List by Author: David Spiegelhalter
A recent study from Harvard reported that eating red meat is associated with a 13% increased risk of death. But what does this mean? Surely our risk of death is already 100%, and a risk of 113% does not seem very sensible? To really interpret this number we need to use some maths.
Many risks we take don't kill us straight away: think of all the lifestyle frailties we get warned about, such as smoking, drinking, eating badly, not exercising and so on. The microlife aims to make all these chronic risks comparable by showing how much life we lose on average when we're exposed to them.
This article is based on a talk I gave at the recent John Cage exhibition in the Kettles Yard gallery in Cambridge. Cage is perhaps best known for his avant-garde music, particularly his silent 1952 composition 4′33″ but also for his use of randomness in aleatory music. But Cage also used randomness in his art.
England's performance in the World Cup last summer was thankfully overshadowed by the attention given to Paul the octopus, who was reported as making an unbroken series of correct predictions of match winners. David Spiegelhalter looks at Paul's performance in an attempt to answer the question that (briefly) gripped the world: was Paul psychic?
One in nine women will get breast cancer in her lifetime, and it seems sensible to screen women for breast cancer to treat them as early as possible. But, as David Spiegelhalter explains, screening is a controversial issue.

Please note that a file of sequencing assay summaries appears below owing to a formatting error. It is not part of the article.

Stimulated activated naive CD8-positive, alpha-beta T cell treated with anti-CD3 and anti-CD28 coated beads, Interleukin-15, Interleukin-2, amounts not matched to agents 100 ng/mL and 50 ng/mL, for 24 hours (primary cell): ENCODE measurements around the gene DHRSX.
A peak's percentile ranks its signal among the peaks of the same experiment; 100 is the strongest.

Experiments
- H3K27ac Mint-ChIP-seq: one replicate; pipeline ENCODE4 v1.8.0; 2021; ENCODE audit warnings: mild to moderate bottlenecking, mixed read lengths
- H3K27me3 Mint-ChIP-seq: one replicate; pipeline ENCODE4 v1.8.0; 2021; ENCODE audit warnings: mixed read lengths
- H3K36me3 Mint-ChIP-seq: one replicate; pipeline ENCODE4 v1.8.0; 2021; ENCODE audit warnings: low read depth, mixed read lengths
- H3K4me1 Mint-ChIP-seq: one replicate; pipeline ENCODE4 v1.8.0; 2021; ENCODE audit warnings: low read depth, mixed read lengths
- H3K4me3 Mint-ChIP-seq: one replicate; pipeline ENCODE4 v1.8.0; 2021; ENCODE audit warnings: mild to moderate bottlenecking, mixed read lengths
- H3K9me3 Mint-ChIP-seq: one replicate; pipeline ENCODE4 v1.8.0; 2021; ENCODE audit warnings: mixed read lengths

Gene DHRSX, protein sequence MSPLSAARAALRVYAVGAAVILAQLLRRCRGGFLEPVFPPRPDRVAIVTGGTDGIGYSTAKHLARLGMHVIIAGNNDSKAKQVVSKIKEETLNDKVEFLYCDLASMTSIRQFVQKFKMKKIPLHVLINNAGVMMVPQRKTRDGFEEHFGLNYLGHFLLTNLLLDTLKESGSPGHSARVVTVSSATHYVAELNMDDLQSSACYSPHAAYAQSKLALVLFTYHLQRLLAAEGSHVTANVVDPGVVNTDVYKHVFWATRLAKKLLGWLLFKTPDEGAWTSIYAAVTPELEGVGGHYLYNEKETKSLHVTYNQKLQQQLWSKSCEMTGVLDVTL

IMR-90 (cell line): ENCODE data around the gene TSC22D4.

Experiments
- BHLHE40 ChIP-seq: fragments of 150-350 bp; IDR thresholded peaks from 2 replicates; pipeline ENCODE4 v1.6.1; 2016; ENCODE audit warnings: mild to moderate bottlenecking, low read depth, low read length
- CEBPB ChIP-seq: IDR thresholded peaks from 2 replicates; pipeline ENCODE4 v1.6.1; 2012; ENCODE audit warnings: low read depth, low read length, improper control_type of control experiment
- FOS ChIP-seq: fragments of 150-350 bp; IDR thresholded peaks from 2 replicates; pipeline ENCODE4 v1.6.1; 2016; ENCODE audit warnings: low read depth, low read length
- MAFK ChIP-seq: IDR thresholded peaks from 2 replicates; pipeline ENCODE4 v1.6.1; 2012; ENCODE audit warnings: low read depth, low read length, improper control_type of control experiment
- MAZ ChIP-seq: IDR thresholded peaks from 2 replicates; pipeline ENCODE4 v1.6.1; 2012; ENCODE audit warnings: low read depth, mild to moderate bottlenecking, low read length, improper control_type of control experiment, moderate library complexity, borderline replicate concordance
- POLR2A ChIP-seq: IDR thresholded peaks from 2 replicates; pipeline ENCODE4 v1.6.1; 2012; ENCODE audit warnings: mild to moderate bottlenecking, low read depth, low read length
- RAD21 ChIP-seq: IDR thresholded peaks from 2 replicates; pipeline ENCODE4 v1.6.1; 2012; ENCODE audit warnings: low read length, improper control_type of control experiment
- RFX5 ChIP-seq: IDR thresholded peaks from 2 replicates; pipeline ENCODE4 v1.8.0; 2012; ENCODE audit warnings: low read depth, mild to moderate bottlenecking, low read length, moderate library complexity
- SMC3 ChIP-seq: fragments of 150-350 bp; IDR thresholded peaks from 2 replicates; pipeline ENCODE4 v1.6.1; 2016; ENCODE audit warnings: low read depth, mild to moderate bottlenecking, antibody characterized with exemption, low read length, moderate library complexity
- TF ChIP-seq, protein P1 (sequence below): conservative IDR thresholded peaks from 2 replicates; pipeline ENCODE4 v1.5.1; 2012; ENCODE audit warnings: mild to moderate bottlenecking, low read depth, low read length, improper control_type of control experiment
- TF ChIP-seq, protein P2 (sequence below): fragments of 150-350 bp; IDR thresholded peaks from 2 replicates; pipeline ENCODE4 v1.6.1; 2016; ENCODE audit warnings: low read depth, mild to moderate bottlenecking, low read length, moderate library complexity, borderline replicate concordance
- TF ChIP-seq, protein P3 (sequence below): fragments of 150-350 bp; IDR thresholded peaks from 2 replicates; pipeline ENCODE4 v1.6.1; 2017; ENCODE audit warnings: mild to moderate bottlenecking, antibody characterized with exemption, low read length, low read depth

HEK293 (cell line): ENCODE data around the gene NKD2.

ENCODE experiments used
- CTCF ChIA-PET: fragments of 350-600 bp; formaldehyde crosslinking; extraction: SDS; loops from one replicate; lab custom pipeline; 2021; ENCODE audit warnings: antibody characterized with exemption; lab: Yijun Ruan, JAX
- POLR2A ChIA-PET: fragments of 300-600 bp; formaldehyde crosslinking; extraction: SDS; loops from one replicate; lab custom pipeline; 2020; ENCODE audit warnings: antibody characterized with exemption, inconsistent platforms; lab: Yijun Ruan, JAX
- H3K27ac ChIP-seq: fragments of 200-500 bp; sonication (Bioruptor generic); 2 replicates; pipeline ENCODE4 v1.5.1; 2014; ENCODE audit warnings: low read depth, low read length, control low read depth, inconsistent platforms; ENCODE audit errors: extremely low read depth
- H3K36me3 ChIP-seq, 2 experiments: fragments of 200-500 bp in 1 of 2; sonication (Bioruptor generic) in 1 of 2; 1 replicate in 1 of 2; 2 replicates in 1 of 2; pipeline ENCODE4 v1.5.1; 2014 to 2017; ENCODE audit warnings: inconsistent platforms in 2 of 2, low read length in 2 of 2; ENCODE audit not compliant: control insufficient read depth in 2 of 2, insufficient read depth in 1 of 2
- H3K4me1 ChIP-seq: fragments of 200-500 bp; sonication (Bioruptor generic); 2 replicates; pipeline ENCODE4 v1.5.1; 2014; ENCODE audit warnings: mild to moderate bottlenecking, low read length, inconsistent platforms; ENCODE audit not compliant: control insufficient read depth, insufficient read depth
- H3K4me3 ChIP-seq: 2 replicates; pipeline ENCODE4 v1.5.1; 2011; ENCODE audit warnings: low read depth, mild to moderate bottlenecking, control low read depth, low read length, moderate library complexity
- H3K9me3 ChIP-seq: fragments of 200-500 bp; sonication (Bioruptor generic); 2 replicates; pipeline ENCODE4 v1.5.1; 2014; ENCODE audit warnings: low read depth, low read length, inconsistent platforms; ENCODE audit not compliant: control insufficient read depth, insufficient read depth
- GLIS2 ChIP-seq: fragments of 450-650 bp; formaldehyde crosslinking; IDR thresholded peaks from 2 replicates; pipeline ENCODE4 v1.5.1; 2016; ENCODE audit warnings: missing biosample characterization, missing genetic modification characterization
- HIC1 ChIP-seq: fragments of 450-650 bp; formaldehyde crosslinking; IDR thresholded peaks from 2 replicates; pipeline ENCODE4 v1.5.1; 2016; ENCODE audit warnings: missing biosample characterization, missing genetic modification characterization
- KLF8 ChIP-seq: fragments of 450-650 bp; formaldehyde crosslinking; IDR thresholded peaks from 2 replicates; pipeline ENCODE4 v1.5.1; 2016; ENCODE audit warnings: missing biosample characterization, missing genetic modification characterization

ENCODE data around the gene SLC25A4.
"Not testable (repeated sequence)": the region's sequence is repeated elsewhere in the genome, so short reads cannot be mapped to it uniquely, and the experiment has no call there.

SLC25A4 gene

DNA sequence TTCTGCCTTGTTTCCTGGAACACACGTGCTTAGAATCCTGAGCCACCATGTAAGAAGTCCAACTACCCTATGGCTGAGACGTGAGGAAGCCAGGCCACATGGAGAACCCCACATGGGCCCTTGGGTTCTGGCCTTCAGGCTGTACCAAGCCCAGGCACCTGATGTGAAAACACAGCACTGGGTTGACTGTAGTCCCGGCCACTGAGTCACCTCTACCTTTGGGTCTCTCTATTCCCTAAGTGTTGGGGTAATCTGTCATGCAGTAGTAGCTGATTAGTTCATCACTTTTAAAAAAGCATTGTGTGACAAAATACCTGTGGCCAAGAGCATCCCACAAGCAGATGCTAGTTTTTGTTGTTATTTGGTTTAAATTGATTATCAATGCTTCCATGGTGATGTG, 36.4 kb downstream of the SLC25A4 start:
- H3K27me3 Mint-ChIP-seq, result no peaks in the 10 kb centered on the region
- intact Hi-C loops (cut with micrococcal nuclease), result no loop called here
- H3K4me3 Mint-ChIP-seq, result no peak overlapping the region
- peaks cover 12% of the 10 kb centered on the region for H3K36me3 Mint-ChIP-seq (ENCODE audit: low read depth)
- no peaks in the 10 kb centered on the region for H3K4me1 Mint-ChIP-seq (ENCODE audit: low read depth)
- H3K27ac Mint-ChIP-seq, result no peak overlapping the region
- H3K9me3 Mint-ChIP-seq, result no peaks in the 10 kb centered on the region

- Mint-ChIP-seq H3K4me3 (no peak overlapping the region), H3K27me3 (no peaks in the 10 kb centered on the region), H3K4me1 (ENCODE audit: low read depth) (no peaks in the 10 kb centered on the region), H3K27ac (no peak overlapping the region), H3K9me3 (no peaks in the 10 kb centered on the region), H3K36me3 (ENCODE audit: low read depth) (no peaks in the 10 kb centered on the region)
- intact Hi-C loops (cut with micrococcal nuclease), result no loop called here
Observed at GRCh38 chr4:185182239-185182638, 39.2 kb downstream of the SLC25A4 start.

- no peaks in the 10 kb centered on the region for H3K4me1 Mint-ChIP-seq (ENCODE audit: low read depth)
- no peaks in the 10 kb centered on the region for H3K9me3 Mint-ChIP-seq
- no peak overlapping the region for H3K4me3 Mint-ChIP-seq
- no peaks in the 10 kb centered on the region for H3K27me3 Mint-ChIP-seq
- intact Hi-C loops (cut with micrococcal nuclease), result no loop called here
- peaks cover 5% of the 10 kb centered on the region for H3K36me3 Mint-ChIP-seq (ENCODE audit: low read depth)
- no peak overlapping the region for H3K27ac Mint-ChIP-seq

This may seem like an odd question — after all, he’s won — but it opens up some deep philosophical issues surrounding probability. David Spiegelhalter investigates how probability can be defined.
Well, no-one knows exactly, but using stats you can make a good guess. This article tells you how and has an interactive life expectancy calculator. Do you dare to find out?
You meet an old friend on holiday, you find your colleague shares your birthday, you win the lottery. Exactly how rare are these rare events? David Spiegelhalter investigates in his regular column on uncertainty and risk.
Generating electricity without the use of fossil fuels is not just an engineering and industrial challenge, it is also a huge mathematical challenge.
In this podcast author Coralie Colmez shares insights into her novel The irrational diary of Clara Valentine.
We talk to early career mathematicians who spent some of their summer holiday solving problems posed by industry — such as how to blend a perfect smoothie!
Don't like plant-based meat alternatives, but want to spare animals and the environment? There's hope on the horizon, aided by a good helping of maths.
Inverse problems are mathematical detective problems. They can help solve crimes, are used in medical imaging, and much more.